Former England forward Paul Stewart delivered safeguarding awareness education, as part of LFE’s Life Skills programme, throughout the 2020/21 season. He has supported academy players, parents, carers and staff across 20 deliveries.
His journey through childhood to life as a professional footballer has been well-documented in the news, along with hundreds of other ex-footballers who have spoken out about the historical sexual abuse they faced as children.
“Since I came forward in 2016, I’ve always wanted to try and make a difference,” he told LFE. “People might say it was brave, but for me it was all about trying to make a difference and this work I believe is making a difference, because it is raising the awareness and educating the industry.
“When I look at my career, I didn’t enjoy it and so I try to say, ‘I want you to enjoy this experience and you can enjoy it by knowing if you have an issue, however big or small, there is a support network around you now and you can talk to someone.”
Stewart, who played over 500 games for the likes of Liverpool, Manchester City and Tottenham Hotspur, has undergone rigorous safeguarding training and is much more than an ex-footballer with a victim’s story. He is principled and adamant that this education is relevant to the people he is working with.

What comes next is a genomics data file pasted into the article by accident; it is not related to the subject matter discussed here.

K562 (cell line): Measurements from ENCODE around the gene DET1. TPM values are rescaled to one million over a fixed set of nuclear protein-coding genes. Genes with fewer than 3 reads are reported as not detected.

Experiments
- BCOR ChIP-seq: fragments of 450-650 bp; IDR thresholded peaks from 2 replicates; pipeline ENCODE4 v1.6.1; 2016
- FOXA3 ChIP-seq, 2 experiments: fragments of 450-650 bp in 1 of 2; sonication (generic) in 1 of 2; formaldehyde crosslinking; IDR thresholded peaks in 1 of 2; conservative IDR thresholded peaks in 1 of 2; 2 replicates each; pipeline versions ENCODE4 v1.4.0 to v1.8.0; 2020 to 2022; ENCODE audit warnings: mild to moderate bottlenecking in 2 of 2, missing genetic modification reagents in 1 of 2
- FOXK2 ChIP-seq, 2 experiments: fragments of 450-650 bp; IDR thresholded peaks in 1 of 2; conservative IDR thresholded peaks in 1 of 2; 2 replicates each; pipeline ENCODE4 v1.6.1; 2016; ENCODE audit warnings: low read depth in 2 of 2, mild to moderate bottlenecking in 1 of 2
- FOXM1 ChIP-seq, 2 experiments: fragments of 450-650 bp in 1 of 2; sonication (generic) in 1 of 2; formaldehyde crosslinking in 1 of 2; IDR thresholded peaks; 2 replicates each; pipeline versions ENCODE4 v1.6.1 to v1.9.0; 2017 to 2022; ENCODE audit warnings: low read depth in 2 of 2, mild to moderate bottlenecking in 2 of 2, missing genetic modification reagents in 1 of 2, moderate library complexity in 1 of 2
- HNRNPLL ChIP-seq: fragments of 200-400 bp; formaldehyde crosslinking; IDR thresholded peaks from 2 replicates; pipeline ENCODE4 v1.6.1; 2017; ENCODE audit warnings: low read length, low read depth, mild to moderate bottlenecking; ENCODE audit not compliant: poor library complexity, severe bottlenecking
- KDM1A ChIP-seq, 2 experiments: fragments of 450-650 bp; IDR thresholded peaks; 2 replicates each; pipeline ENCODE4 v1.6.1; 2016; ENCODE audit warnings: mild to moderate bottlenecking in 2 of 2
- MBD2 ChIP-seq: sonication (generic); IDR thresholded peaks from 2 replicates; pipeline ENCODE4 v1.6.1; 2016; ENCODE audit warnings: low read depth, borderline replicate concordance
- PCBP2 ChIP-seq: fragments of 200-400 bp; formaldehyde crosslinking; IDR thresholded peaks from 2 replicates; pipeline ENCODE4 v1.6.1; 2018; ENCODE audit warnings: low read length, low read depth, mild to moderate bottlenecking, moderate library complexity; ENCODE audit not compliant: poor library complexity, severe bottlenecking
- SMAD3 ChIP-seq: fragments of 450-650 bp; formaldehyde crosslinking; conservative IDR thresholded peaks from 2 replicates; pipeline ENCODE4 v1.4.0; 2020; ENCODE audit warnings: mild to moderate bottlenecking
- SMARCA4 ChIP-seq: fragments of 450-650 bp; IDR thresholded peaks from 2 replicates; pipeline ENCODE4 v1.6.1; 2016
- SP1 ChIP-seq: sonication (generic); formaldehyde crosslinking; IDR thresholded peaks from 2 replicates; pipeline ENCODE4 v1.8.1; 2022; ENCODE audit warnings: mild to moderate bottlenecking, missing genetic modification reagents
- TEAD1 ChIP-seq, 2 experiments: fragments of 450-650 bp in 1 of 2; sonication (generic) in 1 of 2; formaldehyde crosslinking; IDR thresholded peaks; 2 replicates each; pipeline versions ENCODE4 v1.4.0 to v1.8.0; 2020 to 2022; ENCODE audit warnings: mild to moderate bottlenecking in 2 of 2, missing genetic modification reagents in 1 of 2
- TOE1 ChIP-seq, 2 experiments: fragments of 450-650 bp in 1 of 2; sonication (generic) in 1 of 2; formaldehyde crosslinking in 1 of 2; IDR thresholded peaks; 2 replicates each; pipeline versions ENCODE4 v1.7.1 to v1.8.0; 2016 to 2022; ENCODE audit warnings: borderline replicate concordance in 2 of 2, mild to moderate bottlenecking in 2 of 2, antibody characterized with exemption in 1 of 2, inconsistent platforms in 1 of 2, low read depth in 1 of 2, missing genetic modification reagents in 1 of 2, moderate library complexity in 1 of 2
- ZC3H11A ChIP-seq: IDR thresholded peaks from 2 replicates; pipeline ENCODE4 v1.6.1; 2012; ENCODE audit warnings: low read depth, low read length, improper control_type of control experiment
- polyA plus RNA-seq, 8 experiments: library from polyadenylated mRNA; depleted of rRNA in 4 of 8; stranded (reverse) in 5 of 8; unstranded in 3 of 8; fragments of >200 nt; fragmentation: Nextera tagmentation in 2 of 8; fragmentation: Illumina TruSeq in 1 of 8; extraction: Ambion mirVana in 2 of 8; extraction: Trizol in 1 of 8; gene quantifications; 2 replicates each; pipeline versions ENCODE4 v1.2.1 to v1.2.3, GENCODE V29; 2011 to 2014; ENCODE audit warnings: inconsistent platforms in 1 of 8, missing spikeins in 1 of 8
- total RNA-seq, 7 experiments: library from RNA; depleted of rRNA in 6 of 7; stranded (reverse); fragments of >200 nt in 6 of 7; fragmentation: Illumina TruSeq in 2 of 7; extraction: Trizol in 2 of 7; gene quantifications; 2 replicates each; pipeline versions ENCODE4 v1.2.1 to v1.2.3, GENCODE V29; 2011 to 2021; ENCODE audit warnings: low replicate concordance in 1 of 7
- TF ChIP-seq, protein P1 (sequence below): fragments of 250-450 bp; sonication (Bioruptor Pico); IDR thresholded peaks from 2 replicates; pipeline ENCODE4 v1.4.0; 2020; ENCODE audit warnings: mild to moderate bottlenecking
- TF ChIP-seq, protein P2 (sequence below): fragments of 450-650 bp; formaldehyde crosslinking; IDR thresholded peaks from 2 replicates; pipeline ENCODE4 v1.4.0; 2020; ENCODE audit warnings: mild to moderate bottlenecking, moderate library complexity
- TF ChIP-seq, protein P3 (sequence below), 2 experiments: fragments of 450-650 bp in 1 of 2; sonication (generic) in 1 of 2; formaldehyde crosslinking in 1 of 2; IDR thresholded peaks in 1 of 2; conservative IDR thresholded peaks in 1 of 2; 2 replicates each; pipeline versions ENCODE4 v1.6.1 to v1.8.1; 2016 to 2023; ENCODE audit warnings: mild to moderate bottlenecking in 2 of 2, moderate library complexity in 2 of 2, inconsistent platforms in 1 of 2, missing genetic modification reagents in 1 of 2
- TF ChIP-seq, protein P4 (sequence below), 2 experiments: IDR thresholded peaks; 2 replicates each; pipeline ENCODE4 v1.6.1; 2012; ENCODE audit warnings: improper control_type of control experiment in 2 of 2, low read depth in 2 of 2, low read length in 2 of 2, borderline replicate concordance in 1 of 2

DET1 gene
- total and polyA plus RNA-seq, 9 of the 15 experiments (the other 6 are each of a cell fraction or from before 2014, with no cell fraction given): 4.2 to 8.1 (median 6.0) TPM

He said: “The game has changed and the sessions incorporate everything from today’s world. I don’t just talk about my experience; I talk about all forms of abuse within the sporting arena. I have to educate, as well as tell my own story, and so it covers social media, consent, isolation, banter, everything we have to be totally aware of to be safe.
“The academy players sit and listen and I get questions fired at me about what it was like at Liverpool and how it was for me when the abuse happened. If people are asking questions, people have taken notice.”
The 1991 FA Cup winner also works with the EFL and the NSPCC to provide training to Heads of Safeguarding and those in other roles, too.
“For the first time, we have CEOs, Directors and Board Members on the course to help them realise that safeguarding has got to be a priority in the club and it is heart-warming to see,” Stewart added. “We need to understand that you can’t cut corners on children’s safety. The fact that so many people are on these courses is massive.
“People are still talking to me about the sessions afterwards, so I can see this is making a difference. One club said that the next day, in the changing room, the staff spent an hour with the players discussing the session about how impactful and helpful it was.”
Earlier this year, The FA published the Sheldon Report, which investigated non-recent sexual abuse allegations in football. Paul is one of the survivors to support the industry in learning from what happened. He has also featured in a three-part BBC documentary called Football’s Darkest Secret and he recently appeared on mainstream news channels.